On paper, this does not look like a difficult policy problem to solve. A precocious grade-schooler wouldn’t need much time to ascertain the basic answer: If the U.S. expands immigration opportunities for international workers, our labor shortage and Central Americans’ economic woes should ease simultaneously. After all, there is no ‘skills’ mismatch between economically desperate Central Americans and open U.S. positions. The U.S.’s labor shortage is concentrated in fields that do not require an extensive education. The U.S. needs more kitchen staff, construction workers, and delivery drivers. Central America is home to a large number of people with the interest in and capacity to perform those roles. Opportunities for ‘win-win’ policy-making are rarely so clear-cut.

End quote.

Adam: Yeah, so the solution is of course not to pay more, it’s to have more exploited immigrant labor.

Nima: Exactly. Expanded immigration is just a labor exploitation program now.

Adam: Which is better than letting them die in the desert I suppose but why don’t we welcome more immigrants and also pay them more, that would be the actual solution for a humane society, rather than being like, ‘Oh, we have this cheap, exploitable labor, why don’t we have the immigrants do it instead of our white babies?’ And it’s like, yeah, I don’t know. Why don’t we just pay people more? That seems like a better solution.

Nima: Also, to be fair, Adam, Levitz does something else, and he’s kind of our punching bag for this News Brief I guess, but let me read a different excerpt from his piece from New York Magazine. This kind of brings into the domestic economic fold the stumbling, bumbling Empire trope that we’ve talked about before. So here’s Eric Levitz writing about why child labor laws are perhaps being rolled back, quote:

The first prong of this policy is open and intentional. The Federal Reserve has made no secret of its belief that beating inflation will require killing jobs and lowering wages. The second prong is a different story. U.S. officials have stumbled into what is in essence a child-labor trafficking policy, the cruelty and irrationality of which derive from negligence rather than intention.

End quote.

Adam: So this is peak liberal pathologizing. Nobody really wanted us to have a child labor regime, again as exposed by the New York Times in the tens of thousands. Never mind that we literally almost never enforce laws against child exploitation, child labor, never mind the fact that everybody knows it’s going on these large corporations, Whole Foods, Target, all the companies mentioned in the New York Times expose, they all knew they were using third-party contractors that use child labor. Everybody knew it. Regulators knew it, but everyone kind of looked the other way or did a little slap on the wrist here and there. Because, as the first segment of that paragraph makes very clear, which is political elites in Washington needed to come up with ways of driving down wages, and one way to drive down wages is to lighten the touch on the enforcement of child labor laws, because that weakens labor more broadly. Now, again, I think it’s fair to say that if Trump did this, we wouldn’t have stumbled into a child-labor-trafficking policy.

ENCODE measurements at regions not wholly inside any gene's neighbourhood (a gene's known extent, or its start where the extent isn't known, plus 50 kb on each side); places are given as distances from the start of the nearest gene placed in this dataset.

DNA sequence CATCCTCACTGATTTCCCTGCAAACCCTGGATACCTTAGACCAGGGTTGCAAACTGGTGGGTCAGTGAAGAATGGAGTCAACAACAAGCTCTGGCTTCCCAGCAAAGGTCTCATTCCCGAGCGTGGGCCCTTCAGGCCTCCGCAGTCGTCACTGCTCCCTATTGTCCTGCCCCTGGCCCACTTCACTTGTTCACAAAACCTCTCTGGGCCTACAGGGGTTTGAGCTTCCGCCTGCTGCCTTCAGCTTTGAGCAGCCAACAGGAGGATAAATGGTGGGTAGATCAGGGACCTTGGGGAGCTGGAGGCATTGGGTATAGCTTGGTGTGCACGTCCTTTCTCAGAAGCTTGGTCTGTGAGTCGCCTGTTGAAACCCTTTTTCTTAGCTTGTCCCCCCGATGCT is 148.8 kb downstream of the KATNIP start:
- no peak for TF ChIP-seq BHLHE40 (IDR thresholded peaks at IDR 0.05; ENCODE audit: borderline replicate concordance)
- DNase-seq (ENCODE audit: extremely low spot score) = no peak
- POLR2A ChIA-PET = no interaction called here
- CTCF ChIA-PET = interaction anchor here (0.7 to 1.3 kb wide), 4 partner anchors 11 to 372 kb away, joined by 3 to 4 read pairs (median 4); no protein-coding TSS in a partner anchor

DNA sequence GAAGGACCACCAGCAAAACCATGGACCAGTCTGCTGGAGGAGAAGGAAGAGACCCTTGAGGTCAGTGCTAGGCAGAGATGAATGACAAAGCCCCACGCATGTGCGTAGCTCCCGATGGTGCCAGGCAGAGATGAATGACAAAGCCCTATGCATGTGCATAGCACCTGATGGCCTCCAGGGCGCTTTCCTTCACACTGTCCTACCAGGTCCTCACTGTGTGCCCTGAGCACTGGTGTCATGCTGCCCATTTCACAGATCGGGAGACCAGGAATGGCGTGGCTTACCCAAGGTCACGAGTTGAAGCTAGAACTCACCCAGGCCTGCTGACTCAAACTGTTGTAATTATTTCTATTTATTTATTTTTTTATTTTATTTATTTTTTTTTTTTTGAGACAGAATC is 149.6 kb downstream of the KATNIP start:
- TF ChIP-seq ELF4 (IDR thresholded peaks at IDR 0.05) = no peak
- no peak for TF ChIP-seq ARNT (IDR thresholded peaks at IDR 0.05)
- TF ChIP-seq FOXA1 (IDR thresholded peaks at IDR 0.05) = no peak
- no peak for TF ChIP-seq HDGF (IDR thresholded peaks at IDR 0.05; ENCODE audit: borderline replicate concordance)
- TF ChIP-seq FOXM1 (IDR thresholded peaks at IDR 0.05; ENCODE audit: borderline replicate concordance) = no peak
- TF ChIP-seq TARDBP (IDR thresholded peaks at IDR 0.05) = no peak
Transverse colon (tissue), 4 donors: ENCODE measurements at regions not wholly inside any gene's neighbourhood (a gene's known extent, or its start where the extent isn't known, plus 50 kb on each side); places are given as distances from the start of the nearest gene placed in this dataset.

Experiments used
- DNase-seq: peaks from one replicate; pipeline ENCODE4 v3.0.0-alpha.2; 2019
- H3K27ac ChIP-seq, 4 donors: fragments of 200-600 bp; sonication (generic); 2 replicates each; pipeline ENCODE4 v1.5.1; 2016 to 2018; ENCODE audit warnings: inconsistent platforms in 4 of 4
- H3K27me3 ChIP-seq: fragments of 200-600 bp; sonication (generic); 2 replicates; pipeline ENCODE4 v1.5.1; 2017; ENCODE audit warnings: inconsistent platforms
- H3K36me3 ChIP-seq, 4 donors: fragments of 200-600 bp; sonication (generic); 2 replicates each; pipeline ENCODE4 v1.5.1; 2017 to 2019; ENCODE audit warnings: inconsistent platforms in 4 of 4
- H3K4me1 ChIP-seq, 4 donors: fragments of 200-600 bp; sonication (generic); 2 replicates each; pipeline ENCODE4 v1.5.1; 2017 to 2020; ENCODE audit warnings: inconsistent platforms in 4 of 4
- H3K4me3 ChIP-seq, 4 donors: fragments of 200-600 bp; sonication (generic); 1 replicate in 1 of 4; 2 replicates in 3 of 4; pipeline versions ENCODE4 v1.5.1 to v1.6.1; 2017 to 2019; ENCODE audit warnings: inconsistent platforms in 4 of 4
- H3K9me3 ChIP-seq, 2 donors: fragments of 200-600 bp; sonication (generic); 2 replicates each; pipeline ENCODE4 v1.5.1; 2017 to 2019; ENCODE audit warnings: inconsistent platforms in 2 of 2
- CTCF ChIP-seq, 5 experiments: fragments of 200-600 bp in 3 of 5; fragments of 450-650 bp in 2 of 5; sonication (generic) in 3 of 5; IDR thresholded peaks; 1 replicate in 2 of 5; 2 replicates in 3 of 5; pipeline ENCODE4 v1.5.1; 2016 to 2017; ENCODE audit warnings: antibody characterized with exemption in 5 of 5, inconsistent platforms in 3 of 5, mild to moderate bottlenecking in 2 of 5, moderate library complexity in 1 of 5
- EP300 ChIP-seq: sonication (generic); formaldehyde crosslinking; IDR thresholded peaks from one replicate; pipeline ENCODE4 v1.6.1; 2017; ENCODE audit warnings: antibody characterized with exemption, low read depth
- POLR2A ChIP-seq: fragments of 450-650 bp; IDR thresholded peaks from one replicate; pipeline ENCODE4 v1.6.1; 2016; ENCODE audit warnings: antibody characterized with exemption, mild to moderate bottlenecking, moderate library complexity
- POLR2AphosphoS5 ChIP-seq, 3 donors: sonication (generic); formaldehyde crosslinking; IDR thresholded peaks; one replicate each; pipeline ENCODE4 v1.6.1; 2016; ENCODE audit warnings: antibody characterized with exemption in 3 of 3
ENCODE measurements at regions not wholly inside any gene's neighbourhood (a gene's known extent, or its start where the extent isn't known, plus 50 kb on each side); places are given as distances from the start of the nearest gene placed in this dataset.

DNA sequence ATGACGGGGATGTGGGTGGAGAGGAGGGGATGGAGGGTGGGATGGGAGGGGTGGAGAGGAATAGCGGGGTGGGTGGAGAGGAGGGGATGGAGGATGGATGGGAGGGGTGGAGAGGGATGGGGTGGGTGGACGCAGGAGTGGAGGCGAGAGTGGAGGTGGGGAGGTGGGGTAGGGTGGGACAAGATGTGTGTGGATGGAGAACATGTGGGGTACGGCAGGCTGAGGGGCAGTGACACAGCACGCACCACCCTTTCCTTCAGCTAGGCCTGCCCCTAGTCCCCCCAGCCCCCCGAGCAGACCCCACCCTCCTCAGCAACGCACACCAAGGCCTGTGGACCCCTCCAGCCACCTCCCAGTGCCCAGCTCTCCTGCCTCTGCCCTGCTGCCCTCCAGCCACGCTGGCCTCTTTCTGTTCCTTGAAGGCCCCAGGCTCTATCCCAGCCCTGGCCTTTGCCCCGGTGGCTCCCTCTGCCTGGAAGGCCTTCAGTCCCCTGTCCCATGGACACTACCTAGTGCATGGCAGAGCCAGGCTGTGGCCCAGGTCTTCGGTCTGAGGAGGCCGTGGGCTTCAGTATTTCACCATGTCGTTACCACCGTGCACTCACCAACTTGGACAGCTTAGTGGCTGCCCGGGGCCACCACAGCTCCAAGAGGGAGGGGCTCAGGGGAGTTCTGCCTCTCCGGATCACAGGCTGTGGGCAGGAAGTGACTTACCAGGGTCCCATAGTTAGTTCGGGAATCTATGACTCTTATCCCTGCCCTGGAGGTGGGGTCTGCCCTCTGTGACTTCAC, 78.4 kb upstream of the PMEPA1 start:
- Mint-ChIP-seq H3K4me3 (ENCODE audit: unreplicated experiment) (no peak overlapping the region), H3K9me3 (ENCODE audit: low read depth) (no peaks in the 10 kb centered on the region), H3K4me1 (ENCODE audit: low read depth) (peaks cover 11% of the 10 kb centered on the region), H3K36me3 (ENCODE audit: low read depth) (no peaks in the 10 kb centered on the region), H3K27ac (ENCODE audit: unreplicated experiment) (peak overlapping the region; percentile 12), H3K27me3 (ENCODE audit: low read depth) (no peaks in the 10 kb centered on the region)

Hearthside Food Solutions, makes and packages products for US snack and cereal brands, is one of the child-labor exploiters exposed by the New York Times. (Kirsten Luce / New York Times)

Nima: Stumbling and bumbling. It would be very intentional. Clearly, this was the point.

Adam: Yeah. So of course, they knew what was going on. Of course, everyone knows that this is a fact of corporate America. Corporate America certainly knows it’s going on. They know they get fines here and there that are tokens. They’re aware that it exists. But I guess as long as it’s not intentional, right?

Nima: Right. ‘We didn’t really mean it.’

Adam: Yeah. If I’m the subject of the cruelty, whether or not the cruelty is the point, as the buzzword has been since 2016, doesn’t really seem to matter to me, like your intentions are sort of secondary to the fact that I’m still being trafficked into low-paying child labor. So again, this sort of stumbling child-labor-trafficking section was somewhat telling, because again, I think it speaks to this kind of broader wonkish, it’s basically just kind of a Matt Yglesias knockoff routine, where it’s like, there’s these things that happen, there’s nothing that can really be done about it, but we should have more liberal immigration policies, and no one really does politics anymore, we kind of just tinker around the edges. ‘Oh, and by the way, child labor has no real author, no one needs to go to prison. No one needs to get arrested. It’s just this thing that happens.’ You know, there’s the 6,500 word expose in the New York Times, but there’s no bad guy, except for some maybe low level brokers, like no corporations, no CEOs, nobody really needs to go to jail. We need to, you know what the Biden White House did the day after that story broke? They said they were going to ask Congress to increase fines. Oh, increase fines. Oh, well, watch out. Again, never mind the fact we’ve had a two year full blown meltdown over fucking shoplifting in San Francisco and other metropolitan areas, people screaming at the top of their lungs for longer prison and jail sentences, as I also wrote about, people that shoplift, but it’s overblown, right? No such demand for anyone to go to prison or jail from the kind of daily explainer, no mention from the White House that they were going to seek prisons or jails. So instead of kind of adding two and two together and being like, ‘Oh, well, really what the state legislators are trying to do is they’re trying to not legalize entirely, but legalize a great deal of shit corporations are already doing.’